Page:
The Permaculture Design Certification (PDC) course at Earthaven Ecovillage incorporates the internationally recognized two-week PDC curriculum into an extended exploration of community-scale design for climate resilience. SOIL's instructors place permaculture practice in the context of the emerging global climate reality, all through the vibrant, 23-year-old living "classroom" of Earthaven.
As the world fully faces severe climate change amidst a lack of political willpower to take action, permaculture offers a people-powered approach for planting the seeds of a future cooperative culture. Climate-adaptive, community-scale permaculture design holistically integrates social needs, economics, energy infrastructure, buildings, transportation, and ecosystem management for food, medicine, and other yields.
This 21-day intensive course offers 130 hours of instruction and integrated, hands-on learning experiences. The course provides 58 more instruction hours than does the standard 72-hour PDC curriculum, which typically lasts 12–14 days. This longer immersion allows more time for hands-on projects, tours, special topics, conversations with instructors, and additional experience in the permaculture design process. In this PDC course, you will deepen your leadership skills and find your niche in addressing the complex biocultural challenges of the modern age. You'll learn permaculture design principles for any kind of system—land use, business, personal relationships, or organizational endeavors—that mimic ecosystem dynamics and generate measurable ecological regeneration while caring for people and empowering marginalized communities.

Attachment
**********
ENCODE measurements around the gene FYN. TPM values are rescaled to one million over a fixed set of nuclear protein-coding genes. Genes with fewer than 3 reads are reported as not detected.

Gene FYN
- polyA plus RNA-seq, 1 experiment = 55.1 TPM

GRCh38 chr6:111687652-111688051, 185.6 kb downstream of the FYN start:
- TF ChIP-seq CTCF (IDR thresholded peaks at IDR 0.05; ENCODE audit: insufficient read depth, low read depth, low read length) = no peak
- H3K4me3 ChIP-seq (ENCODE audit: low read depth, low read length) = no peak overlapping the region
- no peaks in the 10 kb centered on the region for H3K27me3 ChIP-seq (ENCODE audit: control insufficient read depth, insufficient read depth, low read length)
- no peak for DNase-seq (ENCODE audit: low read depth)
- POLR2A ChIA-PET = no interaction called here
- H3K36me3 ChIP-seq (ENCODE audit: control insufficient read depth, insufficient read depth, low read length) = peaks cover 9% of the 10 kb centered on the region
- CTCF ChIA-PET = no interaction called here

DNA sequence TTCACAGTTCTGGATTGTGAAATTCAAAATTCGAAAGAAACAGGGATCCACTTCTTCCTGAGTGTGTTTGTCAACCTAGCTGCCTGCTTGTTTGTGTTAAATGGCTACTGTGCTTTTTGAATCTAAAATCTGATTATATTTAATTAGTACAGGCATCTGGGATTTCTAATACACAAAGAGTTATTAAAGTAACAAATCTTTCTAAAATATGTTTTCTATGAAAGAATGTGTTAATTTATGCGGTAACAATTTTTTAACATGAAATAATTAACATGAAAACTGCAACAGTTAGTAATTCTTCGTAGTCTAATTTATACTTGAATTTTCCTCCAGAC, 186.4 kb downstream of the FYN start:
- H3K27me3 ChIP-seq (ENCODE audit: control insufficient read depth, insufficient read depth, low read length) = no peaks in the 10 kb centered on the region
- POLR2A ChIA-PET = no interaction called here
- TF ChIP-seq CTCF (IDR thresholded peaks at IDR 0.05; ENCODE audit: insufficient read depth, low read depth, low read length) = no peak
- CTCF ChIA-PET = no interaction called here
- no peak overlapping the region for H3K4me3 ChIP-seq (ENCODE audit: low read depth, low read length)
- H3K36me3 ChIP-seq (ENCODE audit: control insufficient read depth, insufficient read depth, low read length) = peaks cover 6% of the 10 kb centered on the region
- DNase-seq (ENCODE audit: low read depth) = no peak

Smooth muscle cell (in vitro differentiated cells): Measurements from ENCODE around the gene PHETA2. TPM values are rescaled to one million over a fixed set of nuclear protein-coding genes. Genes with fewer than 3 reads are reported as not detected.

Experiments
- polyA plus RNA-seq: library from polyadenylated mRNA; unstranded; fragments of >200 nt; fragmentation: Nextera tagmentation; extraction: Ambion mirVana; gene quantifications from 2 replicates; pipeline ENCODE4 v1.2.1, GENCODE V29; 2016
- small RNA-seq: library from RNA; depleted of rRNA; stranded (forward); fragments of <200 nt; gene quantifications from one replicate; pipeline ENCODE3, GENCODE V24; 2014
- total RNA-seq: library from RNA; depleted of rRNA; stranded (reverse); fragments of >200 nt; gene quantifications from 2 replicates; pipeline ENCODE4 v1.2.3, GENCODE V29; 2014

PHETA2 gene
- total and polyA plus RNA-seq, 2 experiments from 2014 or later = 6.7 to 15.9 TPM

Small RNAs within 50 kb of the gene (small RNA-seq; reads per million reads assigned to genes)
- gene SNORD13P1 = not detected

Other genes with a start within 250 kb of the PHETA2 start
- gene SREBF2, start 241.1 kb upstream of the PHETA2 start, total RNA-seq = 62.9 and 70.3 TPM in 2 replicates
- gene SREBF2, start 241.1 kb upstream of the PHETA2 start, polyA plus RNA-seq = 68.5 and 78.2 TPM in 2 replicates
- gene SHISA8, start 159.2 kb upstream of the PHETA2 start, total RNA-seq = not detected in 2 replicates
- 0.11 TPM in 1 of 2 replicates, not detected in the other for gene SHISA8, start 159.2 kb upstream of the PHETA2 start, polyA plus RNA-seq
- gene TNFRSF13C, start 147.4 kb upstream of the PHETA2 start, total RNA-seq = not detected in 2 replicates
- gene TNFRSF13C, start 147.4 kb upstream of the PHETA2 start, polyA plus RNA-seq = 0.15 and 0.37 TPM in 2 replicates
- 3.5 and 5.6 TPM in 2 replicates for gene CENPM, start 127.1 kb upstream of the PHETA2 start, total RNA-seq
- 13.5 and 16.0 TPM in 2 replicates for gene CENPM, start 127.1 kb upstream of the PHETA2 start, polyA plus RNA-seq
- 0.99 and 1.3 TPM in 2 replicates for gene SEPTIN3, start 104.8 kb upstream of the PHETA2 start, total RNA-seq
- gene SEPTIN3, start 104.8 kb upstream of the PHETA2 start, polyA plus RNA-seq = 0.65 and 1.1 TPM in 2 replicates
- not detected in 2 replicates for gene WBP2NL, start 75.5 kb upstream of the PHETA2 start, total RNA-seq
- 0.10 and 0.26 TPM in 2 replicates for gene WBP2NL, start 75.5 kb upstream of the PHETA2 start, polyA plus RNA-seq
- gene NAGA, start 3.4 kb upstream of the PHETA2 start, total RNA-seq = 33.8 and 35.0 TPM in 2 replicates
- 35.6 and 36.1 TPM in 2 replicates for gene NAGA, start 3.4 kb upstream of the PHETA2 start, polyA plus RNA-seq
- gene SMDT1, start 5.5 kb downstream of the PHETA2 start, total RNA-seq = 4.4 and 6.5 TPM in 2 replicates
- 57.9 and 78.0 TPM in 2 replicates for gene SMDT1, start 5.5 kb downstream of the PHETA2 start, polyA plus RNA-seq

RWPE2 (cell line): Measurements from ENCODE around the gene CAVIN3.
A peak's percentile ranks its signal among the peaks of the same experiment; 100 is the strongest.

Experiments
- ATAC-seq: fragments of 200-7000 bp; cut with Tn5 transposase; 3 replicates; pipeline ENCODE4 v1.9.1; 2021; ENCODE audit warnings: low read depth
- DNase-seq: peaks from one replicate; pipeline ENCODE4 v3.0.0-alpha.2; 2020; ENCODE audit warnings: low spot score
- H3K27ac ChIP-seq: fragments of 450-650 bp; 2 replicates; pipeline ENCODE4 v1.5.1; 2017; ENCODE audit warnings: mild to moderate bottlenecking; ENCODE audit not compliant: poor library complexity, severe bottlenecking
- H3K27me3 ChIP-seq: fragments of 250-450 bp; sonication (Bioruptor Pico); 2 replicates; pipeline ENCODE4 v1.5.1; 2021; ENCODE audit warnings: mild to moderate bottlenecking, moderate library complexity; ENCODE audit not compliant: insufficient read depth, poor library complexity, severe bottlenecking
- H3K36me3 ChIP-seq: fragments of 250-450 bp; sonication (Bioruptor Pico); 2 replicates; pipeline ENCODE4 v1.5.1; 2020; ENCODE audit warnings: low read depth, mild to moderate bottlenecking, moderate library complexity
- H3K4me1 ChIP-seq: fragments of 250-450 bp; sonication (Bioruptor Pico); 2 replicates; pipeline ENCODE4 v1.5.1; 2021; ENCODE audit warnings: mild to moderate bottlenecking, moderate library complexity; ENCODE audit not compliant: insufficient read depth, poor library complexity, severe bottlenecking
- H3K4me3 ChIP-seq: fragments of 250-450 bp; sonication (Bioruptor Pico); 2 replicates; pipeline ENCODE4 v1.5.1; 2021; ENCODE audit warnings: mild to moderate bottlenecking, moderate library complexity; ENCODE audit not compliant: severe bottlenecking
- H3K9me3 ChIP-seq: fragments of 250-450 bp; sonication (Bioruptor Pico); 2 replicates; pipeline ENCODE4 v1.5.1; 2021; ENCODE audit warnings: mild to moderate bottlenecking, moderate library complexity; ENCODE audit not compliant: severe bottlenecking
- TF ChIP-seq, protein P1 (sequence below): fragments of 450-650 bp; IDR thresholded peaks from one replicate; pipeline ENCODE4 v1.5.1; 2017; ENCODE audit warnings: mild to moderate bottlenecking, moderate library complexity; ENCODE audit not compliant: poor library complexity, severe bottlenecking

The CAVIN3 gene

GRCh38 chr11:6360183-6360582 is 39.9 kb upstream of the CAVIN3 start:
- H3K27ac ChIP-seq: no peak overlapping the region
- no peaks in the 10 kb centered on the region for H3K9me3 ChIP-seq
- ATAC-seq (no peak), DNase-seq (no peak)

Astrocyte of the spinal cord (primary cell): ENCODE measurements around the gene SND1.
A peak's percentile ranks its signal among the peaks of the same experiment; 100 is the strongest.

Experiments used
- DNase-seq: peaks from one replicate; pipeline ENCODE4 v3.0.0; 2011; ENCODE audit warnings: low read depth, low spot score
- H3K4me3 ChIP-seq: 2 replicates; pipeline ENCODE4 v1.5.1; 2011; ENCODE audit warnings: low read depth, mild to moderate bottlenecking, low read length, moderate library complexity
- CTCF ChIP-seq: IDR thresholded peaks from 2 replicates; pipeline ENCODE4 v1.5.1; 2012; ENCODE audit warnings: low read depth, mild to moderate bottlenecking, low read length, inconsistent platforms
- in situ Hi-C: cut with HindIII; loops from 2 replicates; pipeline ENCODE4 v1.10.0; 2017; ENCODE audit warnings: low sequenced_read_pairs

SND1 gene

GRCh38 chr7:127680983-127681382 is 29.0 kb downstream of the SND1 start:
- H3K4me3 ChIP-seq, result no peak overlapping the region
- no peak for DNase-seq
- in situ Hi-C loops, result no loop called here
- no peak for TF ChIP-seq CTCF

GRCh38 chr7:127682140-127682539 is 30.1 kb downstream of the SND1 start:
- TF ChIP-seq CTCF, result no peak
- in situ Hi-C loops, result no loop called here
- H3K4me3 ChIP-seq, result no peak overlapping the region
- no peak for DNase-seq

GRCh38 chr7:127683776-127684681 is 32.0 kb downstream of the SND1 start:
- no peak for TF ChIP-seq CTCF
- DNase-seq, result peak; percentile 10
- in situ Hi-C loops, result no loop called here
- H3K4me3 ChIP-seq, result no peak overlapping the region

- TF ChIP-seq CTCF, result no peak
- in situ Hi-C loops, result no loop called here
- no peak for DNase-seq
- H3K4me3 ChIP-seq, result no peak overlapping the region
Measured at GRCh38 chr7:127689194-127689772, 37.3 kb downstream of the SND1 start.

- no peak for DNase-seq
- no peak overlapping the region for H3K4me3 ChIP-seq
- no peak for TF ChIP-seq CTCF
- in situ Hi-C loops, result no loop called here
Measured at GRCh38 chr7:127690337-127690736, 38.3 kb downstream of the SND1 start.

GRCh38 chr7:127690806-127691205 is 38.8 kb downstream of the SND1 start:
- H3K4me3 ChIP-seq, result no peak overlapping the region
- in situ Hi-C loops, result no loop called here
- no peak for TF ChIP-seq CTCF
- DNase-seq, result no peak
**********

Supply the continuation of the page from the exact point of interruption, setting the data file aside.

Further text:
The course covers the following topics:
Permaculture history, ethics, and design principles
Observation practices and natural awareness
Ecological patterns in design
Global and local ecological issues and human responses
Hands-on projects with bioregional techniques and species
Water in the landscape: ponds, earthworks, and rainwater catchment
Soil ecology, biochar, fungi, and soil fertility
Agroforestry, forest gardening, and diverse orchards
Perennial agriculture, polyculture gardening, successional farming, and guilds
Integrated animal systems
Renewable energy and appropriate technology
Eco-building design and natural building techniques
Ecovillage systems design
Urban permaculture strategies
Social permaculture: eco-social design, cooperatives, decision making, and collaboration
Cooperative and human-scale economics, financial systems, and project budgeting